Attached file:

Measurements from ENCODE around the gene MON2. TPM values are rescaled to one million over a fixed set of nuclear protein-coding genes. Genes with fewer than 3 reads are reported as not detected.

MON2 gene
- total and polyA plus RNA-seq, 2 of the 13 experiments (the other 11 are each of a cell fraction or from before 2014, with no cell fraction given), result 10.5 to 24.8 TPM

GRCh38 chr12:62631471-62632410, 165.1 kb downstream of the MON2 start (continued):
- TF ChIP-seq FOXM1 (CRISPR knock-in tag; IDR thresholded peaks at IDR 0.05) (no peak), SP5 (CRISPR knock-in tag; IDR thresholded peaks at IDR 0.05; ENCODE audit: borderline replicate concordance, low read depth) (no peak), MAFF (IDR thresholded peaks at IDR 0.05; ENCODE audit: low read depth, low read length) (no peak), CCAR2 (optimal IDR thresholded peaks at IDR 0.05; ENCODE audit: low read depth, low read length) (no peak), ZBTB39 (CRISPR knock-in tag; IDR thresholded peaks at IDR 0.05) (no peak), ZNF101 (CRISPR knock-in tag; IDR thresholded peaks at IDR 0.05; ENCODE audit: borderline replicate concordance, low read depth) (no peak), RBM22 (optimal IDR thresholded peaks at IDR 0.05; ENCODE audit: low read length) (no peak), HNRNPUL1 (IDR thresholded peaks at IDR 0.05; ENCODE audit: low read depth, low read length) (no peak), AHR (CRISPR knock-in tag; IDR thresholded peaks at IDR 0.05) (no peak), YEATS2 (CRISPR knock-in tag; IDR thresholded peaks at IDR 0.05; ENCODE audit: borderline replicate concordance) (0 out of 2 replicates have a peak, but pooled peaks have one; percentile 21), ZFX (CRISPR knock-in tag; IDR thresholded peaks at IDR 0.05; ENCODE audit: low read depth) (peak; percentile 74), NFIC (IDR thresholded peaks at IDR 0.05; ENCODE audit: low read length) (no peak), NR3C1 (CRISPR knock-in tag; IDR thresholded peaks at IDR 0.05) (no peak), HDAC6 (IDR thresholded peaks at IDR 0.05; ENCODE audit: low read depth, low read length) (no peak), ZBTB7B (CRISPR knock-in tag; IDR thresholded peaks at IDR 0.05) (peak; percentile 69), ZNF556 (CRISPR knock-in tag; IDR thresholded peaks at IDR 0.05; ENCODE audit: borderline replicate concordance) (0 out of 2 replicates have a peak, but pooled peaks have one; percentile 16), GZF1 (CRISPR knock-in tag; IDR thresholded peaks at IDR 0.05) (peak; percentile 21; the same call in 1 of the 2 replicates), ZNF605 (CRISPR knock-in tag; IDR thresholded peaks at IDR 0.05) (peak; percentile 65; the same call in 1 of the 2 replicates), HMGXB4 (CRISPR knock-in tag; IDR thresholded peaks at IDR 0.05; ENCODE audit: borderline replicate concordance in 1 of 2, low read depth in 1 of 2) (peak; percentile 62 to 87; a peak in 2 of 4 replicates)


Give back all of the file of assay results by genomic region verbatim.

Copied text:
Measurements from ENCODE around the gene MON2. TPM values are rescaled to one million over a fixed set of nuclear protein-coding genes. Genes with fewer than 3 reads are reported as not detected.

MON2 gene
- total and polyA plus RNA-seq, 2 of the 13 experiments (the other 11 are each of a cell fraction or from before 2014, with no cell fraction given), result 10.5 to 24.8 TPM

GRCh38 chr12:62631471-62632410, 165.1 kb downstream of the MON2 start (continued):
- TF ChIP-seq FOXM1 (CRISPR knock-in tag; IDR thresholded peaks at IDR 0.05) (no peak), SP5 (CRISPR knock-in tag; IDR thresholded peaks at IDR 0.05; ENCODE audit: borderline replicate concordance, low read depth) (no peak), MAFF (IDR thresholded peaks at IDR 0.05; ENCODE audit: low read depth, low read length) (no peak), CCAR2 (optimal IDR thresholded peaks at IDR 0.05; ENCODE audit: low read depth, low read length) (no peak), ZBTB39 (CRISPR knock-in tag; IDR thresholded peaks at IDR 0.05) (no peak), ZNF101 (CRISPR knock-in tag; IDR thresholded peaks at IDR 0.05; ENCODE audit: borderline replicate concordance, low read depth) (no peak), RBM22 (optimal IDR thresholded peaks at IDR 0.05; ENCODE audit: low read length) (no peak), HNRNPUL1 (IDR thresholded peaks at IDR 0.05; ENCODE audit: low read depth, low read length) (no peak), AHR (CRISPR knock-in tag; IDR thresholded peaks at IDR 0.05) (no peak), YEATS2 (CRISPR knock-in tag; IDR thresholded peaks at IDR 0.05; ENCODE audit: borderline replicate concordance) (0 out of 2 replicates have a peak, but pooled peaks have one; percentile 21), ZFX (CRISPR knock-in tag; IDR thresholded peaks at IDR 0.05; ENCODE audit: low read depth) (peak; percentile 74), NFIC (IDR thresholded peaks at IDR 0.05; ENCODE audit: low read length) (no peak), NR3C1 (CRISPR knock-in tag; IDR thresholded peaks at IDR 0.05) (no peak), HDAC6 (IDR thresholded peaks at IDR 0.05; ENCODE audit: low read depth, low read length) (no peak), ZBTB7B (CRISPR knock-in tag; IDR thresholded peaks at IDR 0.05) (peak; percentile 69), ZNF556 (CRISPR knock-in tag; IDR thresholded peaks at IDR 0.05; ENCODE audit: borderline replicate concordance) (0 out of 2 replicates have a peak, but pooled peaks have one; percentile 16), GZF1 (CRISPR knock-in tag; IDR thresholded peaks at IDR 0.05) (peak; percentile 21; the same call in 1 of the 2 replicates), ZNF605 (CRISPR knock-in tag; IDR thresholded peaks at IDR 0.05) (peak; percentile 65; the same call in 1 of the 2 replicates), HMGXB4 (CRISPR knock-in tag; IDR thresholded peaks at IDR 0.05; ENCODE audit: borderline replicate concordance in 1 of 2, low read depth in 1 of 2) (peak; percentile 62 to 87; a peak in 2 of 4 replicates)